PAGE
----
Age UK London are proud to announce the start of our new Age Allies project. Using funding from the City Bridge Trust, this programme will see us work alongside businesses and other organisations to combat age discrimination in the capital. Here’s project coordinator Richard Norman to tell us more…
While race and gender, for example, have for some time been prevalent equality issues, ageism has now become the most widely experienced form of discrimination across Europe.
Thankfully, ageism rarely takes the form of blatant insults or abuse. The prejudice faced by older people is usually more subtle but can still have profound effects on self esteem and wellbeing.
I recently discovered that I am categorised as a “Second-Wave Baby Boomer”. This (apparently) identifies my generation. I can’t say I’d ever really considered it before – after all age is just a number, right? Had I been born four years later it would have been “Generation X”, sixteen years earlier and I would be one of the “Silent Generation”.
Do these labels carry any weight? Is there a typical baby boomer? Surely within each age identifying category people are as diverse as in any other. How can there possibly be a typical older person?
The World Health Organisation (WHO) defines an age-friendly society as one in which service providers, public officials, community leaders, faith leaders, business people and citizens recognize the great diversity among older persons, promote their inclusion and contribution in all areas of community life, respect their decisions and lifestyle choices, and anticipate and respond flexibly to ageing-related needs and preferences.
Throughout my time working with older people I have consistently heard about experiences which suggest London has a way to go before we can claim that our city is age friendly. Age UK London’s Age Allies Programme, funded by The City Bridge Trust until the end of 2019, aims to work with businesses and organisations to help them identify where their own practice could improve.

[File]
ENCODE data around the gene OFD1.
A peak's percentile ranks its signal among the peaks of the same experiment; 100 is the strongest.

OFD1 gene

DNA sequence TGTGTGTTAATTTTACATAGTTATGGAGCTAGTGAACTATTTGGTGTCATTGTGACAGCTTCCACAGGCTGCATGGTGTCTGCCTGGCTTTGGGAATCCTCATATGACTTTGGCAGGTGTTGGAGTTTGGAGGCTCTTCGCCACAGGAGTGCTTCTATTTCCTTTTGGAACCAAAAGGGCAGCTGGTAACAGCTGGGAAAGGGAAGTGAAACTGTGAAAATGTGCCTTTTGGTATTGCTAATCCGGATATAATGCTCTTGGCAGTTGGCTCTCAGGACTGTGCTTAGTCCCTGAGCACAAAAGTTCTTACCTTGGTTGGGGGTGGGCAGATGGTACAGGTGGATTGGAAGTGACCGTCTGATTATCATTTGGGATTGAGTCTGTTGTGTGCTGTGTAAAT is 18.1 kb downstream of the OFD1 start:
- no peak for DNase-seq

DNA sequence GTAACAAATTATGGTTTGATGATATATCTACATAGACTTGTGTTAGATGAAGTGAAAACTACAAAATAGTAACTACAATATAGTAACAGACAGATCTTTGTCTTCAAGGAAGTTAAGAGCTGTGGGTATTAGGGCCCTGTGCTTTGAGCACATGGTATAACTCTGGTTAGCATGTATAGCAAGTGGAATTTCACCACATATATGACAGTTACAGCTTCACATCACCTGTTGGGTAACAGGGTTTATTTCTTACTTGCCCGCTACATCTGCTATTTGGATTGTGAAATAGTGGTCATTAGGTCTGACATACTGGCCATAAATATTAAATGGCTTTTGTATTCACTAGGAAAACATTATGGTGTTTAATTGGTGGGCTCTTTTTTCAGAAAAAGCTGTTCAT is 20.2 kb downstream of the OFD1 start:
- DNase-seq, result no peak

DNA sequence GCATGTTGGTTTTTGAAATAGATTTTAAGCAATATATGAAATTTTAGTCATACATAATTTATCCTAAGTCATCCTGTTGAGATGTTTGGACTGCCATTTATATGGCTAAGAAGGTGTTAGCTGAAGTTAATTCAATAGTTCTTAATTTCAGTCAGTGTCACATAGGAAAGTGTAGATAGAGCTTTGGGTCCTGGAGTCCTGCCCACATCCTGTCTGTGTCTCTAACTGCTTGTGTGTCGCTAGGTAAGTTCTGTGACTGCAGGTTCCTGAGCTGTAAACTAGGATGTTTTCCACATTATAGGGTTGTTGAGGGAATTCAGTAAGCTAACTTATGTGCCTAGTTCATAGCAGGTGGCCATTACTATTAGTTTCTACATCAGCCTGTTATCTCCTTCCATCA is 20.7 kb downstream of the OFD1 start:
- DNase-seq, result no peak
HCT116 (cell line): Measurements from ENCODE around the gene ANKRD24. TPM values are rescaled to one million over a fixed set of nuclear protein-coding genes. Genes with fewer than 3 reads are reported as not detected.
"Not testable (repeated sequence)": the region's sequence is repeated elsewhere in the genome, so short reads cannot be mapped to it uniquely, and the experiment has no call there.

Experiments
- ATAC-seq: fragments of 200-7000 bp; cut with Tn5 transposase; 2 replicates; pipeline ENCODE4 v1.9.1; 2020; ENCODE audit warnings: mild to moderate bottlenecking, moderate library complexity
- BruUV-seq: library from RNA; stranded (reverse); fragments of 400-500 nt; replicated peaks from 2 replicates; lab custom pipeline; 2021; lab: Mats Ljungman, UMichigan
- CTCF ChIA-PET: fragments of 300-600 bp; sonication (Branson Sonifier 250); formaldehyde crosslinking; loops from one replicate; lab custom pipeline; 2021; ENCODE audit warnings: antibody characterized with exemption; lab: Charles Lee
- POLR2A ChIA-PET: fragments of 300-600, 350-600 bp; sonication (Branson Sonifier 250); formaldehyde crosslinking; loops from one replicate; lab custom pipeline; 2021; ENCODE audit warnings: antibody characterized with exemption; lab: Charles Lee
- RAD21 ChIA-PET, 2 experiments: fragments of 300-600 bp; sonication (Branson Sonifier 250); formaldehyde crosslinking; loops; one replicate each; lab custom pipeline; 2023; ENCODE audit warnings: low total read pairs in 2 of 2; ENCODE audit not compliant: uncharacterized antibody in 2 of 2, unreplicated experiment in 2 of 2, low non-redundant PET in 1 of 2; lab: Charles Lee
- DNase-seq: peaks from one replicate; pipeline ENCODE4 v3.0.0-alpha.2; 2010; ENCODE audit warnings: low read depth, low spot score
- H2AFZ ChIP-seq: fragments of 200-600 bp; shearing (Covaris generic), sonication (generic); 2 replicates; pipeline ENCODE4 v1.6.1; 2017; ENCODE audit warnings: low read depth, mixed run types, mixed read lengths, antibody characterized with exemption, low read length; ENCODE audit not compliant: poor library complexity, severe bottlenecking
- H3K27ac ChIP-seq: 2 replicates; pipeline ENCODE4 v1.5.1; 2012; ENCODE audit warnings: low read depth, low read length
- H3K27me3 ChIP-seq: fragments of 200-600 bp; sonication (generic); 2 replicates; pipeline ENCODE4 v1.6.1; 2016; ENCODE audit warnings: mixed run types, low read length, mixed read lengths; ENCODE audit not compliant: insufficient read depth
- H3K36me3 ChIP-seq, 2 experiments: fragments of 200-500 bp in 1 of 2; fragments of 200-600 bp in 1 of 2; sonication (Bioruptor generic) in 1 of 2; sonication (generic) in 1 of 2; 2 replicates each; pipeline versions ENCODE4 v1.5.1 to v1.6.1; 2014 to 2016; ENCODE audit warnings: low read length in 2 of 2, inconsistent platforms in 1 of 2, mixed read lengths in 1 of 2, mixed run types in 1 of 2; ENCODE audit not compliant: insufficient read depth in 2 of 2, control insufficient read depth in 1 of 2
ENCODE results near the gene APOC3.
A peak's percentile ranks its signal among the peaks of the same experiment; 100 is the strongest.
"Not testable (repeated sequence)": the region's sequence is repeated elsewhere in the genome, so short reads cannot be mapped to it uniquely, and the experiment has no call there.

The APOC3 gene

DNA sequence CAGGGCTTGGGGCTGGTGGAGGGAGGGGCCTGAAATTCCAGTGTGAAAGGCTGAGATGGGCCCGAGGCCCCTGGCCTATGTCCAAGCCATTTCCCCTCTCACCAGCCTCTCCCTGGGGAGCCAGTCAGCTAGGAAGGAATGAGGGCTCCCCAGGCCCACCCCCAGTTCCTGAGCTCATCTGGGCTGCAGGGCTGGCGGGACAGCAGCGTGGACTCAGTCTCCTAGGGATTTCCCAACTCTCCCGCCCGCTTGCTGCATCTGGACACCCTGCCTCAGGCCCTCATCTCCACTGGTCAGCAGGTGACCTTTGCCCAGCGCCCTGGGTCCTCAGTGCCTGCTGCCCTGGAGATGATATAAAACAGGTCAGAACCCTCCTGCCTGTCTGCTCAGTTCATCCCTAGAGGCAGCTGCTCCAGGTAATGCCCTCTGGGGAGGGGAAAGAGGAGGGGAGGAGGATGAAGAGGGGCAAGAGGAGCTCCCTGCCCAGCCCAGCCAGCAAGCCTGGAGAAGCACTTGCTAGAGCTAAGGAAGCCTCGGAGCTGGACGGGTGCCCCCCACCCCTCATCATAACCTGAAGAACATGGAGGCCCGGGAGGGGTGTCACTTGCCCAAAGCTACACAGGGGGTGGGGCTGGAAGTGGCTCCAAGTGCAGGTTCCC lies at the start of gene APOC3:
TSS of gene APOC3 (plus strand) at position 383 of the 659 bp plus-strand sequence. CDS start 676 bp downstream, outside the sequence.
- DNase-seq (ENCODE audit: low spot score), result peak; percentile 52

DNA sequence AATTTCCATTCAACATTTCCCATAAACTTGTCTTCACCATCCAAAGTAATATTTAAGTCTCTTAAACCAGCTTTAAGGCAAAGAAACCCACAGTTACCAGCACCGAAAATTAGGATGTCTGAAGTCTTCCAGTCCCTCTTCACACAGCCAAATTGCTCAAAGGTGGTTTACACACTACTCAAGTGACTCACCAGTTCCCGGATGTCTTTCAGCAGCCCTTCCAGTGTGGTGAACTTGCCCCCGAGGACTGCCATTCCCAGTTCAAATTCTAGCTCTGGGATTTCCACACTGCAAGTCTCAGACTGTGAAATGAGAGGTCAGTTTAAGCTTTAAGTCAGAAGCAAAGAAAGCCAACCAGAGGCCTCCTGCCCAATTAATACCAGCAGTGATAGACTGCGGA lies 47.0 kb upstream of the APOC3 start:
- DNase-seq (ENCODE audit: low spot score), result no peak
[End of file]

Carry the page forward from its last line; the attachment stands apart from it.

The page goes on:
Aims of the Age Allies Programme:
- Explore attitudes and focus on helping people understand the barriers faced by older Londoners.
- Develop a network of Champions that continue the roll out of workshops internally with their own organisation’s workers and community to maximise programme impact.
- Compile a London-wide map of organisations which are Age Allies and the changes individuals have committed to make.
- Share impact with stakeholders and policy makers across London to establish an age-friendly movement, tackling ageism and making ageing a positive experience in London.
By working with older people to facilitate workshops for employees, we can encourage them to gain insight into their own attitudes and assumptions. With each participant making a commitment to one small change in attitude or behaviour we can encourage positive changes for businesses and for their older customers and service users.
By respecting the diverse needs of older consumers rather than treating them as a homogeneous group, businesses and service providers can avoid making assumptions about people which may lead to inappropriate customer care and unsatisfied consumers.
It’s early days in the life of the programme. There have already been focus groups exploring the experiences of older people. I have recently started in post and I am very much in the development phase. I am meeting and recruiting volunteers and collaborating with them on the design of the workshops. They have a broad range of skills, outlook and experience and much to offer the project. I am enjoying getting to know them and I have high hopes that we will develop into quite a dynamic team.
Alongside my work with the volunteers, I am developing contacts and networks in organisations and businesses of all shapes and sizes. I suspect that your working environment brings you or your colleagues into contact with people. Are some of those people older perhaps?
If this blog post has piqued your interest and you think your organisation may benefit from becoming involved, and you would like a chat about it, please get in touch – email@example.com.